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Connecticut House Votes to Legalize Medical Marijuana Over Federal Attorney's Objections

by Wes Messamore, published

Look out California! Legalizing medicinal marijuana is no longer just for "hippies" in states out West. The Connecticut House of Representatives voted 96-51 late Wednesday to legalize medical marijuana.

Despite a strongly-worded letter from Connecticut's top federal prosecutor warning that passage of the bill would contradict federal law, legislators in the Constitution State are taking the Tenth Amendment route to reforming drug policy for their residents and openly defying federal law by making the possession and use of the federally-scheduled plant legal for adults with a prescription from a physician to relieve pain from various illnesses and ailments.

According to the Hartford Courant, U.S. Attorney David B. Fein of Connecticut issued a strongly worded letter to two state senators about the bill just two days before its passage, writing:

"House Bill 5389 will create a licensing scheme that appears to permit large-scale marijuana cultivation and distribution, which would authorize conduct contrary to federal law and undermine the federal government's efforts to regulate the possession, manufacturing, and trafficking of controlled substances. Accordingly, the Department of Justice could consider civil and criminal legal remedies against those individuals and entities that set up marijuana growing facilities and dispensaries, as they will be doing so in violation of federal law."

There are two big stories here. One is the continued momentum for the liberalization of drug policy in the United States, especially regarding marijuana. It's an idea who's time appears to have come, and not only for medicinal purposes, but for adult recreational use as well. Even in a state as seemingly straight-laced as East Coast Connecticut, policymakers are beginning to see the merit in slowly rolling back America's decades-long experiment in prohibition, if only out of compassion for suffering patients whose lives could be improved with medicinal marijuana use.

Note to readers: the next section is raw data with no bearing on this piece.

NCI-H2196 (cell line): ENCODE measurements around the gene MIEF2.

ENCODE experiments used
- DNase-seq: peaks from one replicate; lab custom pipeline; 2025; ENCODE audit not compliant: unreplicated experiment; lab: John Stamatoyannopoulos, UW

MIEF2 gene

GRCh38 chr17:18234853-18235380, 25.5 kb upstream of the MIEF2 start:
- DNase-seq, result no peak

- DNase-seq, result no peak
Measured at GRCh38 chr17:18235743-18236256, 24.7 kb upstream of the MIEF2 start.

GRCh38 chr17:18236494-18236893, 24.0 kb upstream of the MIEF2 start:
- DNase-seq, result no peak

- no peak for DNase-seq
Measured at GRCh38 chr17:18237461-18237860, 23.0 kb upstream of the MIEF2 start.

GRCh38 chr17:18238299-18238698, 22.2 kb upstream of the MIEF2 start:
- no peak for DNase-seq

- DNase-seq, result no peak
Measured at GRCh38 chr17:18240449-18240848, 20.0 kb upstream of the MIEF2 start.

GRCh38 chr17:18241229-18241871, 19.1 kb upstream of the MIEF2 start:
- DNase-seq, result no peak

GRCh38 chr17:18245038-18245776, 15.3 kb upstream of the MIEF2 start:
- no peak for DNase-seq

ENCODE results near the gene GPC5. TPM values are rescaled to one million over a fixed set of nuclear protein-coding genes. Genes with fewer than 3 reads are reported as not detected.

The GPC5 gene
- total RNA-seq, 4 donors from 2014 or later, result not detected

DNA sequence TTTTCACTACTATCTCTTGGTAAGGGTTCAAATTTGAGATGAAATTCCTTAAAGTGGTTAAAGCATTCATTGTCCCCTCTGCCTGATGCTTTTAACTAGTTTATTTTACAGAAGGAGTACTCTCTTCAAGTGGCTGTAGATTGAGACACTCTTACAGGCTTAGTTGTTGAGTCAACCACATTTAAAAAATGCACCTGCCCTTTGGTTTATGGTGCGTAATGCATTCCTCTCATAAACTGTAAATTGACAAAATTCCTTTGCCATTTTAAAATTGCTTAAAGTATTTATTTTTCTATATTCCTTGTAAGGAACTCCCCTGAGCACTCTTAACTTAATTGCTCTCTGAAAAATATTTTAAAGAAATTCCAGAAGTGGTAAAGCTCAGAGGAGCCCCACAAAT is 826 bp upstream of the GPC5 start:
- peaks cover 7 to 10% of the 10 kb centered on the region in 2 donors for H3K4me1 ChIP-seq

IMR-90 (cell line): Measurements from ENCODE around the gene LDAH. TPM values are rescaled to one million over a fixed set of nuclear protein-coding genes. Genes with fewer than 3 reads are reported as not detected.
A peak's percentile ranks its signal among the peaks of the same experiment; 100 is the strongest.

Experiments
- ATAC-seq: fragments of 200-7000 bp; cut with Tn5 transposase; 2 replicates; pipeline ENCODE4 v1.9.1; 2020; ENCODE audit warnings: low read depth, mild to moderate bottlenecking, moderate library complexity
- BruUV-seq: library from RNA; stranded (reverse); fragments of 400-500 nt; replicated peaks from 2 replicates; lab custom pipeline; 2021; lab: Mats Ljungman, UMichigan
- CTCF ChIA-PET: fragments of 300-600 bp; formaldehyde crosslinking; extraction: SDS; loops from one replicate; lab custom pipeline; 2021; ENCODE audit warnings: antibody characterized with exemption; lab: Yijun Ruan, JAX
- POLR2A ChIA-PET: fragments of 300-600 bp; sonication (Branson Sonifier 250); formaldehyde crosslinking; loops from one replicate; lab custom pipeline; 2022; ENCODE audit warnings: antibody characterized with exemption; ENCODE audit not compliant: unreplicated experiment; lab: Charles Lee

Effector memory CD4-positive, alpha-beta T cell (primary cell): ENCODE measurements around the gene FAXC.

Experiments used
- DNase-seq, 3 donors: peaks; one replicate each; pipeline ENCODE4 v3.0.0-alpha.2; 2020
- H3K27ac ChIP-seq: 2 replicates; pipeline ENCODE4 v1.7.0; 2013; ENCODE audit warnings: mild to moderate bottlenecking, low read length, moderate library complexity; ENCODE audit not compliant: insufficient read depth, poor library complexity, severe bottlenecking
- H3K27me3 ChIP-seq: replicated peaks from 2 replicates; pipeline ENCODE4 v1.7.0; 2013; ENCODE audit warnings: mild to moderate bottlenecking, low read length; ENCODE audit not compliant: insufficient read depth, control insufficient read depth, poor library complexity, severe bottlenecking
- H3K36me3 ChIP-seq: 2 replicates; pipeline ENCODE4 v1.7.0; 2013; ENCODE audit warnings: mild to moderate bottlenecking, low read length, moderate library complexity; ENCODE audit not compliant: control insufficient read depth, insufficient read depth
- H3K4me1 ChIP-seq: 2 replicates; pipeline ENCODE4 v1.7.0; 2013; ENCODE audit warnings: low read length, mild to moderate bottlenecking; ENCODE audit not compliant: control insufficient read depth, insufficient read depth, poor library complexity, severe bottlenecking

The other big story is the continued momentum for the localization of public policy in the United States. It's not just what these legislators have done, but how they've done it. The Connecticut House has chosen to move forward with what a majority of its members consider the best local solution even though it violates a federal law. We are witnessing the beginnings of a drug policy revolution in this country. Agree or disagree with the direction drug policy is taking, most analysts would be hard pressed to disagree that drug policy is definitely taking that direction, and at an accelerating rate.

Perhaps more significantly in a broader historical sense and with regard to its widespread effects on how our society is constituted, we are witnessing the beginnings of a Tenth Amendment revolution in this country, a struggle for power between the states and the federal government, with more and more states choosing to defy federal law more and more brazenly in favor of local solutions made by decision makers closer to the people they represent.

As for the fate of the bill in Connecticut, there is some precedent for it. A measure to legalize medical marijuana failed once in 2003, barely passed in 2004, and actually made its way through both houses in 2007 only to be vetoed by the governor. Whatever happens, its passage by such a wide margin and despite strong warnings from the state's highest federal prosecutor is in itself a sign of the times.

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